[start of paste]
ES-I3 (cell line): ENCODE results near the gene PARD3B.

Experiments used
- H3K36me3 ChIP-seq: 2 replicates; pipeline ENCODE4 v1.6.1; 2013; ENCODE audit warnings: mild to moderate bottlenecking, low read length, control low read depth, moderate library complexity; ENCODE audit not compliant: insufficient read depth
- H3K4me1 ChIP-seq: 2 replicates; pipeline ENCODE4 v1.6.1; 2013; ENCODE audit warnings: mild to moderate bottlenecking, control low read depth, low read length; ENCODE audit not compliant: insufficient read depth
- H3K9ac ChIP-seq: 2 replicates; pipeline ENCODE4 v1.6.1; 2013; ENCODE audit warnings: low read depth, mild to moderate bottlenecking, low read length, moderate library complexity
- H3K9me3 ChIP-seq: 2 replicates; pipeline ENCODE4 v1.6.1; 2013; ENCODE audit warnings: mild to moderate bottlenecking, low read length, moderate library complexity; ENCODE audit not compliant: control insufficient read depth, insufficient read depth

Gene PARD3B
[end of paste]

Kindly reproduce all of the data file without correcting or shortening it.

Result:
ES-I3 (cell line): ENCODE results near the gene PARD3B.

Experiments used
- H3K36me3 ChIP-seq: 2 replicates; pipeline ENCODE4 v1.6.1; 2013; ENCODE audit warnings: mild to moderate bottlenecking, low read length, control low read depth, moderate library complexity; ENCODE audit not compliant: insufficient read depth
- H3K4me1 ChIP-seq: 2 replicates; pipeline ENCODE4 v1.6.1; 2013; ENCODE audit warnings: mild to moderate bottlenecking, control low read depth, low read length; ENCODE audit not compliant: insufficient read depth
- H3K9ac ChIP-seq: 2 replicates; pipeline ENCODE4 v1.6.1; 2013; ENCODE audit warnings: low read depth, mild to moderate bottlenecking, low read length, moderate library complexity
- H3K9me3 ChIP-seq: 2 replicates; pipeline ENCODE4 v1.6.1; 2013; ENCODE audit warnings: mild to moderate bottlenecking, low read length, moderate library complexity; ENCODE audit not compliant: control insufficient read depth, insufficient read depth

Gene PARD3B